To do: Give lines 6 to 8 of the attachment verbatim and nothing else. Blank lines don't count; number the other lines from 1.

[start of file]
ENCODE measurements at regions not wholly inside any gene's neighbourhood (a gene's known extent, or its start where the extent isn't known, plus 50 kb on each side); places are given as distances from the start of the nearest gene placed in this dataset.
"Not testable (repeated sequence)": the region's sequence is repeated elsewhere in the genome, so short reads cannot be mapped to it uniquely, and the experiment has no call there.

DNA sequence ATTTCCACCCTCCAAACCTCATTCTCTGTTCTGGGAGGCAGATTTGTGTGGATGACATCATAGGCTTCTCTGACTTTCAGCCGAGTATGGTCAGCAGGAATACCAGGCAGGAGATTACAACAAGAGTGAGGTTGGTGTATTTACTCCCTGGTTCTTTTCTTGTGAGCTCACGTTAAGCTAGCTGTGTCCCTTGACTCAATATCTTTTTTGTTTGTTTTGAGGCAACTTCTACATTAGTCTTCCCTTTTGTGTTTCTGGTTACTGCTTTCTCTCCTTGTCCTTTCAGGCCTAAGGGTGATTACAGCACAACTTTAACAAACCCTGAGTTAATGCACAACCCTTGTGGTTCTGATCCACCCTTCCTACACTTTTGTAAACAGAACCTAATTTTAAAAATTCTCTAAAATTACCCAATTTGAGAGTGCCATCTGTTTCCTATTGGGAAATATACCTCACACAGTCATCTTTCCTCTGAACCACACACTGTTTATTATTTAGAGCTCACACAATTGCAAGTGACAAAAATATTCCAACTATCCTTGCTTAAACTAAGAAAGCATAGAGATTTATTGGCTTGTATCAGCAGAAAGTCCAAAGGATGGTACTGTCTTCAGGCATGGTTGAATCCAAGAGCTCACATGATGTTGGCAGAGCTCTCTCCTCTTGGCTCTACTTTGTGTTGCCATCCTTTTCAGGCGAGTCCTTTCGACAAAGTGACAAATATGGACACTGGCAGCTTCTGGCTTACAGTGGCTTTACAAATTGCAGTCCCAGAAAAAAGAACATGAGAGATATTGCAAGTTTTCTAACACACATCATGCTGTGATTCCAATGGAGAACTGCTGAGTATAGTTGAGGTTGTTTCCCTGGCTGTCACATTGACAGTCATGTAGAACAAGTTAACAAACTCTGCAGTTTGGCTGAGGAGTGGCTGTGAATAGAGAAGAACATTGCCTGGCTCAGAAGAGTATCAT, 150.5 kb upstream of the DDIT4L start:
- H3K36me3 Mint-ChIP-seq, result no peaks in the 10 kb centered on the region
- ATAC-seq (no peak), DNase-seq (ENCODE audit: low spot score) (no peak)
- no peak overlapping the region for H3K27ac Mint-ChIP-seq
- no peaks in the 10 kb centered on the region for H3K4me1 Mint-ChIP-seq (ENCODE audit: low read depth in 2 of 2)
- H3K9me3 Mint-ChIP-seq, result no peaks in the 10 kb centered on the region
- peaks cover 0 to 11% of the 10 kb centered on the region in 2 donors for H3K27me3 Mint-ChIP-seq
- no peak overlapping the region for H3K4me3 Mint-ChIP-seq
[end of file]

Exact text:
- no peak overlapping the region for H3K27ac Mint-ChIP-seq
- no peaks in the 10 kb centered on the region for H3K4me1 Mint-ChIP-seq (ENCODE audit: low read depth in 2 of 2)
- H3K9me3 Mint-ChIP-seq, result no peaks in the 10 kb centered on the region